The Ontario Cannabis Store, for example, says it received about 100,000 online orders within the first 24 hours of cannabis becoming legal. Twelve thousand of these orders were placed within the first hour of legalization.
The federal Cannabis Act, which came into force on Oct. 17 and legalized recreational cannabis, left key aspects of regulation to the provinces and territories. Specifically, provinces and territories are each responsible for developing systems for the distribution and sale of recreational cannabis, as well as developing restrictions on consumption of cannabis in their respective jurisdictions.
On the same day that recreational cannabis was legalized on a federal level, Ontario’s Bill 36, the Cannabis Statute Law Amendment Act, 2018 received royal assent and changed previously established regulations on the consumption of cannabis at the 11th hour.
This meant that lawyers specializing in cannabis and otherwise needed to become re-familiarized with a brand-new regime. Immediately, lawyers impacted by cannabis legalization in a multitude of areas needed to consider what impact the change had on clients’ business plans and how to advise clients to change and adapt to the new legislation.
Beginning April 1, 2019, Ontarians will see privately run stores sell recreational cannabis and cannabis accessories under strict regulation from the Alcohol and Gaming Commission of Ontario. The AGCO will be evaluating and granting applications to retail operator hopefuls. Until the bricks-and-mortar retail stores are up and running next year, all legal sales in Ontario will be done through the OCS’ online store.
I am sure the general public is anxious for the application process to get started. Last week, the Ontario ombudsman confirmed that his office had received more than 1,000 complaints from customers frustrated with slow delivery times, poor customer service and unexplained changes or cancellations to their orders from the OCS.
As soon as the plan for Bill 36 was announced, lawyers practising in all areas needed to be aware of the impact of cannabis legalization in Ontario.
Bill 36 amended and renamed the former Cannabis Act, 2017 to the Cannabis Control Act, 2017. It also amended the Ontario Cannabis Retail Corporation Act, 2017 and the Liquor Control Act and created the new Cannabis Licence Act, 2018, which outlines licensing for private retail cannabis stores in Ontario that will launch in April 2019. Bill 36 also created the new Smoke Free Ontario Act, 2017. The effect of the new SFA is significant.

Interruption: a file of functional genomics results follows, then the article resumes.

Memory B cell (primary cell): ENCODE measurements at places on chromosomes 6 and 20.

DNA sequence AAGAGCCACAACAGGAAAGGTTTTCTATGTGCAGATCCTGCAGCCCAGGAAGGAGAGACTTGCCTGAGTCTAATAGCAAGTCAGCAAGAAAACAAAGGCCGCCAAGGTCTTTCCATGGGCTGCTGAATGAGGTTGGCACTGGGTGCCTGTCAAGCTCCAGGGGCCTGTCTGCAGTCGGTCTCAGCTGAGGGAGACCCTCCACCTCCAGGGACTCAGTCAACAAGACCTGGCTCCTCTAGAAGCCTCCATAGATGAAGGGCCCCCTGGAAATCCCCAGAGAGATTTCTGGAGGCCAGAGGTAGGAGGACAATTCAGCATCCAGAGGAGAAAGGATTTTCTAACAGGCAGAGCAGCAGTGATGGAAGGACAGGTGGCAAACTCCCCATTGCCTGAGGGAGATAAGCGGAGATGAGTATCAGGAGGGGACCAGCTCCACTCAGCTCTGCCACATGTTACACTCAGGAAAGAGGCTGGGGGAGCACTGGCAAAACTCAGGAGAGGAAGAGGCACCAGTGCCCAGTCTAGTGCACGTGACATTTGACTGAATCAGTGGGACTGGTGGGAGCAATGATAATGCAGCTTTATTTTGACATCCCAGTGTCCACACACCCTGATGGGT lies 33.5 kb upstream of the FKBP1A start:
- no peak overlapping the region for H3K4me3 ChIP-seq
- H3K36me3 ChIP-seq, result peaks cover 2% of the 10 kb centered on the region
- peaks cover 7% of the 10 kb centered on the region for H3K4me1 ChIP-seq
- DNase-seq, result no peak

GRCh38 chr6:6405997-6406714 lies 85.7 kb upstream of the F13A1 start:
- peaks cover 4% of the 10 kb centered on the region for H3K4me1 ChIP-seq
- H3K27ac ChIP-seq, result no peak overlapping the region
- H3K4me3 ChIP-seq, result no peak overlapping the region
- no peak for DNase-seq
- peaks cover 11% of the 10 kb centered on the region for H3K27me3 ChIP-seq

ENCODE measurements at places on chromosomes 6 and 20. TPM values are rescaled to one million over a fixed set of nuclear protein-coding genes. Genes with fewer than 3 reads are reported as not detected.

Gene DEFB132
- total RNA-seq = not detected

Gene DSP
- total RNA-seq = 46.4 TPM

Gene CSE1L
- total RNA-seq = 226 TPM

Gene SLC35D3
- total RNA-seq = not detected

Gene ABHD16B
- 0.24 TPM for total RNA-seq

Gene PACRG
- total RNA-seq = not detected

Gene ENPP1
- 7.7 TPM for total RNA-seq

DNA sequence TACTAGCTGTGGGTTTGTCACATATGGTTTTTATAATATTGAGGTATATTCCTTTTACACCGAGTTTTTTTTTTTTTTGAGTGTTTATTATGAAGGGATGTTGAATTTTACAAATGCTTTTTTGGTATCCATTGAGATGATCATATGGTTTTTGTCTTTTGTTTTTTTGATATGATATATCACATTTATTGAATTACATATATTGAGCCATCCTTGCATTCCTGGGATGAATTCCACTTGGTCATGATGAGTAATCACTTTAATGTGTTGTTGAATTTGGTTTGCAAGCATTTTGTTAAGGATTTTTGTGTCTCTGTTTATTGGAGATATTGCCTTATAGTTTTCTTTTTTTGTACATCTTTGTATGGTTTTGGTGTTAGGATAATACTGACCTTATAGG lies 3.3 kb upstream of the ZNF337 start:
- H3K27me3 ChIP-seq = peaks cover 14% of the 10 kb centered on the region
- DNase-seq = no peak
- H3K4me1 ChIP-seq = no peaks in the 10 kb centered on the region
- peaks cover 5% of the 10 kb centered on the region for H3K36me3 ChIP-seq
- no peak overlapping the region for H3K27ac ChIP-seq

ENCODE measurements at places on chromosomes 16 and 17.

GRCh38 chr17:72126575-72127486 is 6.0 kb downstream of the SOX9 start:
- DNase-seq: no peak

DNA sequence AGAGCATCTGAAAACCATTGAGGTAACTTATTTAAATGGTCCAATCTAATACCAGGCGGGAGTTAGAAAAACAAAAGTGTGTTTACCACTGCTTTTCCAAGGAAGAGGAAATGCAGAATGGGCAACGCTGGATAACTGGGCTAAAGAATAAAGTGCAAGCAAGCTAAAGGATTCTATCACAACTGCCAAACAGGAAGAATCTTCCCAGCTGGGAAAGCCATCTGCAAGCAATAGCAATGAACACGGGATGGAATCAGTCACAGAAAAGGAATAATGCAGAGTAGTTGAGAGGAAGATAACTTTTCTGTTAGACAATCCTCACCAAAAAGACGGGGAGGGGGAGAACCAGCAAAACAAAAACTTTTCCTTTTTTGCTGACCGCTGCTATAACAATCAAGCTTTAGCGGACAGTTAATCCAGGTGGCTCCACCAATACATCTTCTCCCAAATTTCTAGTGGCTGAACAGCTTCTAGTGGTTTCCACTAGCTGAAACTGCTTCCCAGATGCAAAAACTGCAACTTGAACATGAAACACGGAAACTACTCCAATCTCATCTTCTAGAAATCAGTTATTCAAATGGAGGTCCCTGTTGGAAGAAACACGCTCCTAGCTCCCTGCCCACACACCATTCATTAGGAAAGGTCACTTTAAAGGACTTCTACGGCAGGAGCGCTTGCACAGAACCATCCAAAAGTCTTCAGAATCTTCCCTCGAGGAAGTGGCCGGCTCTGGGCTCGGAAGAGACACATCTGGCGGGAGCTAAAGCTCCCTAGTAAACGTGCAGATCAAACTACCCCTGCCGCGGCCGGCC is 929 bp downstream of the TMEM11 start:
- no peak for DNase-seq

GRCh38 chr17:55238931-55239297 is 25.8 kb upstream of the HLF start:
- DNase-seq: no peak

Ontario’s prior legislation would limit cannabis consumption to private residences. Now, under the new SFA, smoking and/or vaping (i.e., using an electronic cigarette or inhalant-type device) cannabis is now permitted in any location where smoking tobacco is permitted.
Ontarians may now consume cannabis in many outdoor public places, including sidewalks and parks, certain designated guest rooms in hotels, motels and inns, residential vehicles and boats that meet certain criteria and, if certain prescribed requirements are met, in controlled areas in certain long-term care homes, retirement homes, supportive housing residences and psychiatric facilities.
This change has come as a shock to many city counsellors and municipalities. The province has given municipalities options to enact bylaws to set rules beyond the provincially set minimum standard. Many municipalities have been immediately responsive to the consumption issue and many have already begun to establish bylaws to control consumption.
The passing of Bill 36 also means that a new framework for recreational cannabis retailing has been introduced. Under Ontario’s former cannabis legislation, all retail in Ontario would be controlled by the government through a subsidiary known as the Ontario Cannabis Store.
Municipalities again have some power to prohibit the presence of retail stores. By passing a special resolution before Jan. 22, 2019, municipalities may take advantage of an opt-out of the cannabis retail framework.
The catch? The municipal opt-out is a one-time-only offer. If municipalities either miss the deadline or opt in to the cannabis retail framework, they will not get another chance to opt out.
However, municipalities will always have the option to develop bylaws to impose limits on the location of retail, consumption and other things.
A municipal election was held in Ontario on Oct. 22. New and re-elected policymakers need to consider the attitude of their communities and city counsellors and whether or not the municipalities they serve are open to cannabis retail or not. Similarly, any potential retailer and their advisors must be mindful of municipal attitudes toward retail in order to avoid any roadblocks in the application process.
Whitney E. Abrams is a lawyer at Minden Gross LLP and an active member of the firm’s Cannabis Law practice group, where she provides regulatory and business advice to domestic and international cannabis stakeholders. She can be contacted at firstname.lastname@example.org and followed on Twitter at @whitneyeabrams.